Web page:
An official with the Ohio Environmental Protection Agency says while a pilot project to dose portions of Grand Lake St. Marys with alum failed to meet expectations, it did provide some positive results.
“There’s some encouraging results,” Ohio EPA spokesperson Dina Pierce said in regards to Tetra Tech’s analysis of the alum pilot project. “Two of the three areas had good results.”
Last week, Tetra Tech released its analysis of the project. Among its findings was that the alum reduced phosphorus levels at two locations — Harmon’s Channel and Otterbein No. 2 Channel — but failed to reduce levels at West Bank Marina.
“The numbers in the two locations showed reductions of 50 to 60 percent,” Pierce said. “I think we were going more for 80 percent. It’s not what we hoped for but it’s still promising. West Bank Marina definitely didn’t go as well as we hoped.”
Tetra Tech noted a variety of issues hindered the alum’s success at the marina, including too high of a concentration of the biomass associated with the algae as well as failure to prevent lake water from mixing with the controlled area. The consultants also noted spring would be the best time for another alum dosing because of a lack of biomass in the water.
“We discussed that and the decision hasn’t been made,” Pierce said of a spring alum dosing in portions of the lake. “That will fall to the new administration and they come in Monday.”
In the meantime, Pierce said officials from the Ohio EPA and the Ohio Department of Natural Resources have been discussing the report and weighing potential options to help prevent another outbreak of toxic algae this year. Pierce stressed that no option will be left off the table.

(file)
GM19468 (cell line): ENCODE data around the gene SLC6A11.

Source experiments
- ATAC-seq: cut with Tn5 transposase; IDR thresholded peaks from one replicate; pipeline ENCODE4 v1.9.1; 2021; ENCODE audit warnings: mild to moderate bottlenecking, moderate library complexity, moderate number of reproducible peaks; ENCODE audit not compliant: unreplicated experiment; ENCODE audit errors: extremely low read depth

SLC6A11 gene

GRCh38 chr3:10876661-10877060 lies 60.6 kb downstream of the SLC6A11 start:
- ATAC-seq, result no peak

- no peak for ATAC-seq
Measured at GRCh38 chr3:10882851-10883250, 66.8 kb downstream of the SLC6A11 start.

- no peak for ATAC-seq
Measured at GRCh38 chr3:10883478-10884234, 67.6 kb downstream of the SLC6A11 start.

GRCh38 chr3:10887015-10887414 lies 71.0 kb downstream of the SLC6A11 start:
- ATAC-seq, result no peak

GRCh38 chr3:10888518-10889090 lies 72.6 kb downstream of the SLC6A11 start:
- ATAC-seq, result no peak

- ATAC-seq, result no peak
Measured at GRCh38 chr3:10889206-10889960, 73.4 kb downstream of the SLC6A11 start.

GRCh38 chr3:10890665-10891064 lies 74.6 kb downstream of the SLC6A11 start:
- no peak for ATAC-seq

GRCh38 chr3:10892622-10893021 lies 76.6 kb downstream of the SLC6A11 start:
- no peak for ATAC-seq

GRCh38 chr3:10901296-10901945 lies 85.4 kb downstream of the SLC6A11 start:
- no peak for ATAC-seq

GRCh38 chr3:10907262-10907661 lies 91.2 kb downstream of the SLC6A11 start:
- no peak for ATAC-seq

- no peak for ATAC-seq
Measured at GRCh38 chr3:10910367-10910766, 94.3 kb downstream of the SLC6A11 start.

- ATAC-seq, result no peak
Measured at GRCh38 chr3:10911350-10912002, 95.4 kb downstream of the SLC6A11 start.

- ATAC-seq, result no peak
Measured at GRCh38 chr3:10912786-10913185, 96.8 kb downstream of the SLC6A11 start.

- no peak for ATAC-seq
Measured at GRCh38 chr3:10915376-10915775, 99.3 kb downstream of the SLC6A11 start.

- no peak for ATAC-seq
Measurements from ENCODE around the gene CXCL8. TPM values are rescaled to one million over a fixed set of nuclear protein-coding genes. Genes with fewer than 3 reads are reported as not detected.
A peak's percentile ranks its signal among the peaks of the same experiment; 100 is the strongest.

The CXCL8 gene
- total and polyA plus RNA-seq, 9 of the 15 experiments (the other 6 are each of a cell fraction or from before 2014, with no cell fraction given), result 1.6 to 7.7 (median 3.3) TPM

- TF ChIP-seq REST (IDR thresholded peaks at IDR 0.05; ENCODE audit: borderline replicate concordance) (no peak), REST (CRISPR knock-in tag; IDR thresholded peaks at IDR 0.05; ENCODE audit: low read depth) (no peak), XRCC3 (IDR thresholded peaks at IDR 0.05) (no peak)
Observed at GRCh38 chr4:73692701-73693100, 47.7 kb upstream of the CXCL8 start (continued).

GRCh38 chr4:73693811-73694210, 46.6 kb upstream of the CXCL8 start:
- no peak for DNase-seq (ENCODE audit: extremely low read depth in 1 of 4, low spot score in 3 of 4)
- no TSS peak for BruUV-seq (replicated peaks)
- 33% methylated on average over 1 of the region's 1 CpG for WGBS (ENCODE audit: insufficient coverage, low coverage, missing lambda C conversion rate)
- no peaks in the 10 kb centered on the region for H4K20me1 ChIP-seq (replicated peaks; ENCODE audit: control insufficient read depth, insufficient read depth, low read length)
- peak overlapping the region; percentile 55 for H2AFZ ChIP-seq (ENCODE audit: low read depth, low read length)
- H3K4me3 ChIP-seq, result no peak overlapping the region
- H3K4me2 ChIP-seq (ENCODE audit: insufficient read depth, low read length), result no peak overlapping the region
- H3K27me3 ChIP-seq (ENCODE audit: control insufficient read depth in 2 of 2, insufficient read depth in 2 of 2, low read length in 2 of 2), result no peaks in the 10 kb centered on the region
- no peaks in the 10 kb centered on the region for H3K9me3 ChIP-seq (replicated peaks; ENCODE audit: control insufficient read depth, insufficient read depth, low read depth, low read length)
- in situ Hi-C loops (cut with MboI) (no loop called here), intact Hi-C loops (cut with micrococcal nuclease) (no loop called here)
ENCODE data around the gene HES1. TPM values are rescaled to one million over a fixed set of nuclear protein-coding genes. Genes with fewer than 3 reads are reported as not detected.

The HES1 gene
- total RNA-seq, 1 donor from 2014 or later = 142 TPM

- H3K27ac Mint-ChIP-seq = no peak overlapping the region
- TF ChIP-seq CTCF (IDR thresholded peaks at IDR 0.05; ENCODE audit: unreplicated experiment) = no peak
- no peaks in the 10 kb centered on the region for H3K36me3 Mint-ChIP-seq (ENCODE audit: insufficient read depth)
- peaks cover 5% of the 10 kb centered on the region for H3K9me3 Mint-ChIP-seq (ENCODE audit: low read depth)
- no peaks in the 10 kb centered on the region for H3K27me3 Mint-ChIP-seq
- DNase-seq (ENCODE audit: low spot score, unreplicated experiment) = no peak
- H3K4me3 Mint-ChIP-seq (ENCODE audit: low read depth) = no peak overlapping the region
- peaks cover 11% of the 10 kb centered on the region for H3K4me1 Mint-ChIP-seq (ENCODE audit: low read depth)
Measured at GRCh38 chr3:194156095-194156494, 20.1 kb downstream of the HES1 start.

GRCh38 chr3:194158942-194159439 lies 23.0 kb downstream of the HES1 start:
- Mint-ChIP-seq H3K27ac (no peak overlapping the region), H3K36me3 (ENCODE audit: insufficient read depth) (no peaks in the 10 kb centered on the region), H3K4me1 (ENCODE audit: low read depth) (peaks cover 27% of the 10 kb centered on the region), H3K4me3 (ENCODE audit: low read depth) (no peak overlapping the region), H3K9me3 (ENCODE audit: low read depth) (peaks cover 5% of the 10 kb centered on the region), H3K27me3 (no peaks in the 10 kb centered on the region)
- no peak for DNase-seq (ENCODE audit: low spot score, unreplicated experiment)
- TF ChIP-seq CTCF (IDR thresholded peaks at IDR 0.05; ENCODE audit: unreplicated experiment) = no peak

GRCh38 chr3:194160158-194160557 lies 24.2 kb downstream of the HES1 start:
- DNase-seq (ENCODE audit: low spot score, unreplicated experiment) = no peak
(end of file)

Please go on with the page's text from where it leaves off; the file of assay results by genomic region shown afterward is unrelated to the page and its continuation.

Time, Pierce said, is a factor in whatever decision is made by state officials. If officials opt to follow Tetra Tech’s recommendation for a spring project, the ball would have to start moving soon.
Following Tetra Tech’s recommendations also could mean a whole lake dosage may not take place until the spring of 2012 if spring is in fact the best time to apply alum.
“If we do a pilot in the spring and confirm that theory and we get a better idea of doses, then any time in the summer or fall, when there is heavy biomass, probably wouldn’t be as effective then,” Pierce said. “We don’t want to spend millions to apply in summer or fall and that may push it back to spring 2012. All that is a decision that has yet to be made.”
In other lake news, Pierce said officials are still waiting for tissue sample results on fish taken from Grand Lake St. Marys to determine if the fish are safe to consume. Pierce also noted testing on water could tentatively resume in May. Officials are currently putting a plan together to handle the increased sampling that is expected across the state during the recreational season.